long freq = 0;
            QueryPerformanceFrequency(ref freq);
            return (long)(seconds * (float)freq);
        }
    }

    @^ I hope its useful for someone search high resolution timer too, Reset() is function to reset the time and start again.

    I am using it, I think its accurate now.

    • Marked as answer by ChronO2Jam Wednesday, June 13, 2012 5:31 AM
    Monday, June 11, 2012 1:29 AM
  • Hi AmateriaImpure,

      You can read the following article about how to measure execution time in C#.

      http://www.codeproject.com/Tips/162658/How-To-Measure-execution-time-in-C

      Sincerely,

      Jason Wang


    Jason Wang [MSFT]
    MSDN Community Support | Feedback to us

    Monday, June 11, 2012 5:51 AM

All replies

  • The Stopwatch wraps the High Resolution Performance Counter.  It might be easier to use.
    Sunday, June 10, 2012 5:39 PM
  • The Stopwatch wraps the High Resolution Performance Counter.  It might be easier to use.

    Oh thanks for your answer, but I got this class, and this high resolution:

    using System;
    using System.Runtime.InteropServices;
    
    internal class HiResTimer
    {
        [DllImport("Kernel32.dll")]
        private static extern bool QueryPerformanceCounter(ref long
       lpPerformanceCount);
    
        [DllImport("Kernel32.dll")]
        private static extern bool QueryPerformanceFrequency(ref long
       lpFrequency);
        private long StartTick = 0;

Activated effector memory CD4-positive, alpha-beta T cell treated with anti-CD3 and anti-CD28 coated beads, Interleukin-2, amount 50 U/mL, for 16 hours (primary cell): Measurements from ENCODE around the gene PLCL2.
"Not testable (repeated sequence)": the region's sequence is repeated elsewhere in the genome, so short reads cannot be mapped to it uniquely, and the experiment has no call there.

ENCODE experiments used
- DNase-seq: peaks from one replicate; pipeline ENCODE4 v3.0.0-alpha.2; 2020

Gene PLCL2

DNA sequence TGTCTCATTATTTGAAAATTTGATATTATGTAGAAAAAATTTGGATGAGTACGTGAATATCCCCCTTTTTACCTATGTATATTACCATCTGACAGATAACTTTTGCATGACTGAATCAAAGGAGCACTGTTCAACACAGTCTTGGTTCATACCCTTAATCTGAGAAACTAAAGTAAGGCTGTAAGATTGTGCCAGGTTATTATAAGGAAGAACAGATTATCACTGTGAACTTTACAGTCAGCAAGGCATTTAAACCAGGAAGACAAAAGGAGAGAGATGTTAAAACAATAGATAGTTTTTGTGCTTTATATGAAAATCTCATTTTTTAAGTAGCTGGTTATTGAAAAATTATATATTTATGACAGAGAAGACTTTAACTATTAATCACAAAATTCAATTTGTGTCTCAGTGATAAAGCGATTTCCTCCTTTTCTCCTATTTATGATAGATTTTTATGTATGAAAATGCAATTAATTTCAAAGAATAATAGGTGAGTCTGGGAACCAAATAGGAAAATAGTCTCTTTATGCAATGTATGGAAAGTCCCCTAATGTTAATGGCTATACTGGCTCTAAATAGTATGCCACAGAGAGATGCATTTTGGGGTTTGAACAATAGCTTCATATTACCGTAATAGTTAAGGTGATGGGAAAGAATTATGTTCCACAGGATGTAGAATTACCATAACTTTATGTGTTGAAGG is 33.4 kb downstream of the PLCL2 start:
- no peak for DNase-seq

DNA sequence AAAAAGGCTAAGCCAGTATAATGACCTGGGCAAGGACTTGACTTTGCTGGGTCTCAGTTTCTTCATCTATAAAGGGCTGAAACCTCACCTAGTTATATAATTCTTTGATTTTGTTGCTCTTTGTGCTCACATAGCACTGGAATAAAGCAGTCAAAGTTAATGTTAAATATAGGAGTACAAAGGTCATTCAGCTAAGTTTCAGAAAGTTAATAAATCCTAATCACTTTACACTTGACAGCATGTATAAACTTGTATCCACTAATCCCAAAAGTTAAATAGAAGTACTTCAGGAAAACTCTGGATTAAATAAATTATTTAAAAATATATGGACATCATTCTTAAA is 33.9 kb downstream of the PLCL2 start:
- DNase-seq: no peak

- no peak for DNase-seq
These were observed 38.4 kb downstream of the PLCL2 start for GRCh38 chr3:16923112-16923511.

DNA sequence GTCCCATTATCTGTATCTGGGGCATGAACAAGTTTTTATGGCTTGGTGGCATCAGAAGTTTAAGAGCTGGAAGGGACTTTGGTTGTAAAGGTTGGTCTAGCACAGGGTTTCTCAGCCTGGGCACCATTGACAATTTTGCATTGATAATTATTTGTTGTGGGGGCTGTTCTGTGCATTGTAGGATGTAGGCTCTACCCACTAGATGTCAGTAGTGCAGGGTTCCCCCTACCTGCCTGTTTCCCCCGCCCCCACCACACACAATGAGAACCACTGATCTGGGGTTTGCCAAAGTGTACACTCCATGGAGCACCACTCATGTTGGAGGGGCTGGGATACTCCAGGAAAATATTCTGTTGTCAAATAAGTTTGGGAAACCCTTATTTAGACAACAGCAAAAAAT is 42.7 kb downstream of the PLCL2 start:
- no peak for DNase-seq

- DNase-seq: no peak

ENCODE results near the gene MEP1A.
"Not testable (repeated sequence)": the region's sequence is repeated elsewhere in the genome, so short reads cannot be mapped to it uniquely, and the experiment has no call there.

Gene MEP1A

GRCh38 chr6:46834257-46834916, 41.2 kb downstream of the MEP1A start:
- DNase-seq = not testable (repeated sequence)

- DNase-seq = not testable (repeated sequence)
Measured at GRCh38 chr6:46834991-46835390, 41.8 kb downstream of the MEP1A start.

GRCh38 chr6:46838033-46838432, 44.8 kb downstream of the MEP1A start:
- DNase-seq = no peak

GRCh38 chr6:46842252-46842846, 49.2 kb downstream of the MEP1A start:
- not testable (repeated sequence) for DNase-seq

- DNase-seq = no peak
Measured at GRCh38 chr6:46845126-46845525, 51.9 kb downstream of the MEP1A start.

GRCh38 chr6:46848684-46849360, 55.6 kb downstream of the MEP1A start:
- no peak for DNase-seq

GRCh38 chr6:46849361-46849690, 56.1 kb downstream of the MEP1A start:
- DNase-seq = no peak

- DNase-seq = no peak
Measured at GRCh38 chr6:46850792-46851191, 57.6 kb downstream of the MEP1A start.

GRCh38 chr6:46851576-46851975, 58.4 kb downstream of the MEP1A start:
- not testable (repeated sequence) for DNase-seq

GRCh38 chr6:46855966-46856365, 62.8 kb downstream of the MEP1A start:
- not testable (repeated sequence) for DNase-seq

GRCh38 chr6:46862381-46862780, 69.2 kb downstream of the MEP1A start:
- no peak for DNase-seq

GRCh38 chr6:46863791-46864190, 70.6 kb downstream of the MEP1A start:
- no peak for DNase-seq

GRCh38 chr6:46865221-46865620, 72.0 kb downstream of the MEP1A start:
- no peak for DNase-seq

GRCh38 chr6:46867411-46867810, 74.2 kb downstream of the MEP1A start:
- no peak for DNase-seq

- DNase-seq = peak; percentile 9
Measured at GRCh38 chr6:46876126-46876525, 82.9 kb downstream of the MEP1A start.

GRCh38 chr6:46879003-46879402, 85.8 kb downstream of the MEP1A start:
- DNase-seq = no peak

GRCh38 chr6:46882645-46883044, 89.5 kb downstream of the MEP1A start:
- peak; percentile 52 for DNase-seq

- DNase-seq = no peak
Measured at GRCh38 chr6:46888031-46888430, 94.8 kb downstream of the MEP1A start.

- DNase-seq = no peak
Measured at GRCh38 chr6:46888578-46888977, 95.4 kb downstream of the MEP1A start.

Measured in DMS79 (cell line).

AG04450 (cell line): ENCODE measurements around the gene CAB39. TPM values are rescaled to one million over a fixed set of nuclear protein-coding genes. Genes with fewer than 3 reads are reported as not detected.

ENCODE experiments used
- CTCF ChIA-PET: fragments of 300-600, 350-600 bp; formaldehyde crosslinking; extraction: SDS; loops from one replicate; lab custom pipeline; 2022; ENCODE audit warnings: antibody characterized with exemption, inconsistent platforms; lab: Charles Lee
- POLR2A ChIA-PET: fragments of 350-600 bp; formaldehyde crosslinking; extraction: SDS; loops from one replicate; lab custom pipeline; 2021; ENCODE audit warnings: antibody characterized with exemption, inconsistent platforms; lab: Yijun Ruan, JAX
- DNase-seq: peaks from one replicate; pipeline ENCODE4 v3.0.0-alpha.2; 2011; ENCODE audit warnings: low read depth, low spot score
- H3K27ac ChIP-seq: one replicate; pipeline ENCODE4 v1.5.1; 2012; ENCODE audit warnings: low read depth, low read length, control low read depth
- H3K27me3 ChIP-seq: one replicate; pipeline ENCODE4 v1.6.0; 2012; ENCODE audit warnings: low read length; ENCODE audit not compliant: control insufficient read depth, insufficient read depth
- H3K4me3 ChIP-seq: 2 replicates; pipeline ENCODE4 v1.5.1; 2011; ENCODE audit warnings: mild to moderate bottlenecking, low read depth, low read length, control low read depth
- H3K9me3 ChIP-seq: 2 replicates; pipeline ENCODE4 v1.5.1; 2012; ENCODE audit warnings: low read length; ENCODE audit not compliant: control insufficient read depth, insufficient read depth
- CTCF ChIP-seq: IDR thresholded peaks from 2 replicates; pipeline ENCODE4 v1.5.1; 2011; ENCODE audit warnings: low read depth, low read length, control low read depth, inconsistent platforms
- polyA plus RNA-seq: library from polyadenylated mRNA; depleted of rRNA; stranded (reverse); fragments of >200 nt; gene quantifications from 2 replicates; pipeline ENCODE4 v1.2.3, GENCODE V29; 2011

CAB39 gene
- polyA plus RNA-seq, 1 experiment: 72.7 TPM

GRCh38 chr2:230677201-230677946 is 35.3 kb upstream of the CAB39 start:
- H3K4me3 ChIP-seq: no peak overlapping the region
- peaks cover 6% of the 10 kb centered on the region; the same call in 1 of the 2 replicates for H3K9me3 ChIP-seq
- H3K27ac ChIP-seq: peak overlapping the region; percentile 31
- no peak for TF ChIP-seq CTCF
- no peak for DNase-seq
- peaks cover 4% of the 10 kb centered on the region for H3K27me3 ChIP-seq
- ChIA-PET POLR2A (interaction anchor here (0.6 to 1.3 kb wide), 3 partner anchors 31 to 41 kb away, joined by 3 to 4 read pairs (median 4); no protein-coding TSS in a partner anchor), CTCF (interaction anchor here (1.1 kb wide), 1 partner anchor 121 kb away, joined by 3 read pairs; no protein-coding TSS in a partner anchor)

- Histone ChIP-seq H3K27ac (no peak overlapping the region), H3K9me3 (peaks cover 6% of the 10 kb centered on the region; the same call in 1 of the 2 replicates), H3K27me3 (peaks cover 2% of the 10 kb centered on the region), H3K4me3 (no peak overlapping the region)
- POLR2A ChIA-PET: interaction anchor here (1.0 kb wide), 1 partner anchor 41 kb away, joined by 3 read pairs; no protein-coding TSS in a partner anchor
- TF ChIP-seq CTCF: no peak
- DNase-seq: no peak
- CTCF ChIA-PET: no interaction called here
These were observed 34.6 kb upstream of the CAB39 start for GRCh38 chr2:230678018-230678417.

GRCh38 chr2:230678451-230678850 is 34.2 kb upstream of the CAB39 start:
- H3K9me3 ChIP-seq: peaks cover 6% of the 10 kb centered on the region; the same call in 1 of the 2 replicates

private long Freq = 0;
    
        public HiResTimer()
        {
            if (QueryPerformanceFrequency(ref Freq) == false)
            {
                throw new Exception("High resolution performance of timer is not supported by this hardware.");
            }
        }
    
        public void Start()
        {
            QueryPerformanceCounter(ref StartTick);
        }
    
        public void Reset()
        {
            StartTick = 0;
            Start();
        }
    
        public long GetElapsedTicks()
        {
            long currentTick = 0;
            QueryPerformanceCounter(ref currentTick);
    
            return currentTick - StartTick;
        }
    
        public double GetElapsedTimeInSeconds()
        {
            long currentTick = 0;
            QueryPerformanceCounter(ref currentTick);
    
            return (currentTick - StartTick) / (float)Freq;
        }
    
        static public double TicksToSeconds(long ticks)
        {
            long freq = 0;
            QueryPerformanceFrequency(ref freq);
            return (double)ticks / (double)freq;
        }
    
        static public long SecondsToTicks(float seconds)
        {
            long freq = 0;
            QueryPerformanceFrequency(ref freq);
            return (long)(seconds * (float)freq);
        }
    }

    @^ I hope its useful for someone search high resolution timer too, Reset() is function to reset the time and start again.

    I am using it, I think its accurate now.

    • Marked as answer by ChronO2Jam Wednesday, June 13, 2012 5:31 AM
    Monday, June 11, 2012 1:29 AM
  • You've reinvented the stopwatch.  Did you copy the Reference Source?
    Monday, June 11, 2012 1:32 AM
  • Hi AmateriaImpure,

      You can read the following article about how to measure execution time in C#.

      http://www.codeproject.com/Tips/162658/How-To-Measure-execution-time-in-C

      Sincerely,

      Jason Wang


    Jason Wang [MSFT]
    MSDN Community Support | Feedback to us

    Monday, June 11, 2012 5:51 AM
  • You've reinvented the stopwatch.  Did you copy the Reference Source?

    No, I am just didn't notice I need to divide the tick with the frequency

    Wednesday, June 13, 2012 5:28 AM
  • Hi AmateriaImpure,

      You can read the following article about how to measure execution time in C#.

      http://www.codeproject.com/Tips/162658/How-To-Measure-execution-time-in-C

      Sincerely,

      Jason Wang


    Jason Wang [MSFT]
    MSDN Community Support | Feedback to us

    hi thanks, that similar like my code, I already done with this, but Thanks for your reply
    Wednesday, June 13, 2012 5:30 AM